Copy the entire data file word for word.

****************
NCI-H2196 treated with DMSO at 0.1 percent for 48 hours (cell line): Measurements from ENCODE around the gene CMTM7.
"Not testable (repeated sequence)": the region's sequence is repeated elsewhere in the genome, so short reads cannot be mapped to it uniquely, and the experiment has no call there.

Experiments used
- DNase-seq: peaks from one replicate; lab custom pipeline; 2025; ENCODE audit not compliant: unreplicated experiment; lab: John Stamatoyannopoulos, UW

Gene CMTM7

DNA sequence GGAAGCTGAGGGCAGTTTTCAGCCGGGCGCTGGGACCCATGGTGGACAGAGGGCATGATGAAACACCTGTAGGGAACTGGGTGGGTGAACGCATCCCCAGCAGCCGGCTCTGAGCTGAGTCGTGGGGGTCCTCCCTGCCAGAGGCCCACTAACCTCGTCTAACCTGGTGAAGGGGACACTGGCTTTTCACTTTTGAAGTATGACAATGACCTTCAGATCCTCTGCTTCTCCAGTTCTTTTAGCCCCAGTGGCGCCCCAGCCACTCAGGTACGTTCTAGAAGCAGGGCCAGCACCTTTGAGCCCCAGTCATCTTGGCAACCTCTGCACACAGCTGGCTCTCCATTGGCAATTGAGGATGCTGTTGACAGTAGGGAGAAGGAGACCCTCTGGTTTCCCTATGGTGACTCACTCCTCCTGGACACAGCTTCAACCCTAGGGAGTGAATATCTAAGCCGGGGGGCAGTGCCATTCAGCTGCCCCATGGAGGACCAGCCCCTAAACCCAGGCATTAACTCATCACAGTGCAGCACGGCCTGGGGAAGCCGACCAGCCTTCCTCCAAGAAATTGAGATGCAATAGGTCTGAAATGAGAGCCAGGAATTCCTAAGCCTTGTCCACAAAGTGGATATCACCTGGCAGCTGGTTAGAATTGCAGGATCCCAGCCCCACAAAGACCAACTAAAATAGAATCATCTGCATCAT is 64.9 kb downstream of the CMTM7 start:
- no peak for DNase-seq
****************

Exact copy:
NCI-H2196 treated with DMSO at 0.1 percent for 48 hours (cell line): Measurements from ENCODE around the gene CMTM7.
"Not testable (repeated sequence)": the region's sequence is repeated elsewhere in the genome, so short reads cannot be mapped to it uniquely, and the experiment has no call there.

Experiments used
- DNase-seq: peaks from one replicate; lab custom pipeline; 2025; ENCODE audit not compliant: unreplicated experiment; lab: John Stamatoyannopoulos, UW

Gene CMTM7

DNA sequence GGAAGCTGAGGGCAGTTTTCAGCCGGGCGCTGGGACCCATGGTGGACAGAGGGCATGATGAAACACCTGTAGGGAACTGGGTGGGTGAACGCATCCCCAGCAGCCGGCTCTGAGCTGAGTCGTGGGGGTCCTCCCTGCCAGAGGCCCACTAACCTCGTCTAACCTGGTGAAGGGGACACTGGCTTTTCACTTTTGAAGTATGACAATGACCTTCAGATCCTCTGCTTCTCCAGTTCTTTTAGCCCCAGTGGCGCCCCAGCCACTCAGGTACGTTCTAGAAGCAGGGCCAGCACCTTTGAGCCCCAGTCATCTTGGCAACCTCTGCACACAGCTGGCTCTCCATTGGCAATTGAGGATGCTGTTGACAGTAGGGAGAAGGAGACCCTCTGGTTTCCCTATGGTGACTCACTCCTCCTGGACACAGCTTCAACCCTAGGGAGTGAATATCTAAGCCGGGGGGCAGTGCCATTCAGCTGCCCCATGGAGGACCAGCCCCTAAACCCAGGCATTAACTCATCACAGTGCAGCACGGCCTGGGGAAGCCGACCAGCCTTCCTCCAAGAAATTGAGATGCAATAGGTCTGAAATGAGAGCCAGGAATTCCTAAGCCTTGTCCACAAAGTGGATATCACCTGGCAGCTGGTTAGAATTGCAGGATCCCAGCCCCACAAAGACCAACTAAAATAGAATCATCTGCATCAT is 64.9 kb downstream of the CMTM7 start:
- no peak for DNase-seq